Saturday 3:15 p.m.–4 p.m.

In Depth PDB

Nathan Yergler

Audience level:
Python Core (language, stdlib, etc.)


Python includes a powerful debugger, but using it well requires practice. Setting a break point and inspecting local variables is easy, but what else can you do? What if you need to set the breakpoint in one of your dependencies, or only fire it conditionally? How do you navigate calls, or change them? Join me for an in depth look at how you can better use PDB to debug and understand programs.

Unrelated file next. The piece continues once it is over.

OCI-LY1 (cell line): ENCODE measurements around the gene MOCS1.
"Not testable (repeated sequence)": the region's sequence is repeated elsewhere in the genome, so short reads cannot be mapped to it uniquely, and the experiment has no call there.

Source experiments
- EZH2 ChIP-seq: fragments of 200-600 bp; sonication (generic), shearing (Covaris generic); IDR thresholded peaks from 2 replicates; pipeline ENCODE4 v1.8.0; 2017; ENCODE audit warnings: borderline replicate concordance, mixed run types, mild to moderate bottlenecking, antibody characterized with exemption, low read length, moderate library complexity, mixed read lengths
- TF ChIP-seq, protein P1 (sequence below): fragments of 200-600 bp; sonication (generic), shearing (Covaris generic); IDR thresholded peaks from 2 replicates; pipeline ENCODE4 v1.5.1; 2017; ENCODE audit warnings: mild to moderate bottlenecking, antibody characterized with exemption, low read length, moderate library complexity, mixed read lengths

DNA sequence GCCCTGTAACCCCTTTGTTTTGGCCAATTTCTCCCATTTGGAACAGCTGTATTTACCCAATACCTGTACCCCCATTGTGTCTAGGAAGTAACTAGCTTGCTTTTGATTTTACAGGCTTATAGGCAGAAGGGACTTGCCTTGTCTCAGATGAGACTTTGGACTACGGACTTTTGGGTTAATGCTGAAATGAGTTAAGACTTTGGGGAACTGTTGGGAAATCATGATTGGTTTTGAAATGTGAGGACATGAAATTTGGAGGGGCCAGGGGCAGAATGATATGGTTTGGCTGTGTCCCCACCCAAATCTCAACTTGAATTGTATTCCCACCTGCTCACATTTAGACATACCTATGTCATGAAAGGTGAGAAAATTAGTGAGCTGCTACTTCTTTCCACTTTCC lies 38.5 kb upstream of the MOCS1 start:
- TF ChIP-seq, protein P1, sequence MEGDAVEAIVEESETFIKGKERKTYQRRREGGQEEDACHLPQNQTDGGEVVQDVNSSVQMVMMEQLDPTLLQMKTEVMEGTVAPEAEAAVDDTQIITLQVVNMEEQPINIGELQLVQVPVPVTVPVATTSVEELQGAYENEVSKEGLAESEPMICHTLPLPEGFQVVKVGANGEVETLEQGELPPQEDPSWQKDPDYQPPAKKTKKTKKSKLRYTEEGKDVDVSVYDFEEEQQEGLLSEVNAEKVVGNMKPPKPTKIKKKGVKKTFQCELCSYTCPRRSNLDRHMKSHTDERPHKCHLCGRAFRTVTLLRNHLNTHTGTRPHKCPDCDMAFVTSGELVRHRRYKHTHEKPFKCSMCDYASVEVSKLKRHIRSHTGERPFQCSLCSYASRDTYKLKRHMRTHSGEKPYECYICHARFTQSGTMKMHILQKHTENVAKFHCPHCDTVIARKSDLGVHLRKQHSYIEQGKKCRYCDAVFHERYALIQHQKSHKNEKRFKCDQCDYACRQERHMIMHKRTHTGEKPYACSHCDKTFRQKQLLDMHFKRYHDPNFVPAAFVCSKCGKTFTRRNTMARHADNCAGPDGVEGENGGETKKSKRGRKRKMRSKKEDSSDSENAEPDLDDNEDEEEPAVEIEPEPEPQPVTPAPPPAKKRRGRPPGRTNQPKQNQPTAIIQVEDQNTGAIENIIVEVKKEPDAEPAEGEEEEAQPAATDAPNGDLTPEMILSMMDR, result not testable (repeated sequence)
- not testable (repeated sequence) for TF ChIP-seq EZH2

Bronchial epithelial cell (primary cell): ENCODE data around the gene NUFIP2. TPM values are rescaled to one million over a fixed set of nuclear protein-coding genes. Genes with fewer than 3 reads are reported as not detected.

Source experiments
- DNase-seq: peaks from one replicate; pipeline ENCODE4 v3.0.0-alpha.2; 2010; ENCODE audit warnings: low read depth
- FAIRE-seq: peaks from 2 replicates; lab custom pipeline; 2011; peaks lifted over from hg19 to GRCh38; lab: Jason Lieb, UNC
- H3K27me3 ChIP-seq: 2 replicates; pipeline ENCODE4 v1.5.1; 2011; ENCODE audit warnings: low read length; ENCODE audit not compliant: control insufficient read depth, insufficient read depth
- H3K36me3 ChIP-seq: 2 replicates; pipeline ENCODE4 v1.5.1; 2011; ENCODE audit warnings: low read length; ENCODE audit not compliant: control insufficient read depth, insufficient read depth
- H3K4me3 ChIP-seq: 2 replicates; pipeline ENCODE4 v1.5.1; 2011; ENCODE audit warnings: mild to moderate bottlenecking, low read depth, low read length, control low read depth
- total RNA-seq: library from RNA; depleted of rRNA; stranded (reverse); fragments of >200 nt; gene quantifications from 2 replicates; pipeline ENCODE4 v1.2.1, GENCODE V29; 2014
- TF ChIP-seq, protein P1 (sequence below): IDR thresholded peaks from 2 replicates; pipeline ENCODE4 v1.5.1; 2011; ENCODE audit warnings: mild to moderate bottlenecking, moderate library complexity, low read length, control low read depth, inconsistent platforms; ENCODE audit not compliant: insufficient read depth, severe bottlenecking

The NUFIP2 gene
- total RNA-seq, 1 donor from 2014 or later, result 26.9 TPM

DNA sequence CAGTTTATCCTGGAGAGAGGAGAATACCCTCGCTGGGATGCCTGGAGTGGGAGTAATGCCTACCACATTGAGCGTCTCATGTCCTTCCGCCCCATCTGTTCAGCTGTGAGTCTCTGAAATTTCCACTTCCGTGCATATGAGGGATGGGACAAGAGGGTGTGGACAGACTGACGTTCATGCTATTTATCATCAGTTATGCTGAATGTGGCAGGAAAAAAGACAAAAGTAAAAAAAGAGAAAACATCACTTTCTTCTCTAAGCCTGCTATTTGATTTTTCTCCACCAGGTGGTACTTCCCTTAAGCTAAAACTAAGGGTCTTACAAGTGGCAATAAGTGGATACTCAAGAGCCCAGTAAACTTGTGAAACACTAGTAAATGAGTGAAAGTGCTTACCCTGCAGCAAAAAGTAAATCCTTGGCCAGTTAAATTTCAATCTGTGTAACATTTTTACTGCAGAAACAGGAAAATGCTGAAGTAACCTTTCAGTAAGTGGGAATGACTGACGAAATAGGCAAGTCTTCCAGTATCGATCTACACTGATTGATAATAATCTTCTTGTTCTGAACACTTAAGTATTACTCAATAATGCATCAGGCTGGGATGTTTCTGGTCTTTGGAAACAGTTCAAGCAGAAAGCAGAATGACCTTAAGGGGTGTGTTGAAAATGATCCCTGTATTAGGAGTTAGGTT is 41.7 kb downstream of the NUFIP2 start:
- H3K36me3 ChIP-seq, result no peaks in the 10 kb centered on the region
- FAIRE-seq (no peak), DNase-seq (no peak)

Python's debugger, PDB, is a powerful built-in tool, but its interface is less than inviting. Many programmers I've worked with use it simply, if at all: setting a break point, and then inspecting the local state, occassionally stepping a few lines in, before continuing or killing the program. PDB can do so much more. PDB allows programmers to set breakpoints on the fly, re-run programs on exit to continue debugging, and inspect and modify execution flow. And that's just for starters. By leveraging PDB's features you can fire breakpoints conditionally, display useful information when they fire, even construct simple "watches" on variables. PDB is included in the standard library, which means that there are additional tools that extend if further, providing ways to debug web applications and debug over a network connection. This talk will provide novice Python programmers with a basic understanding of the Python debugger. Intermediate programmers who know about PDB will come away with knowledge of how they can better leverage it when working with their programs.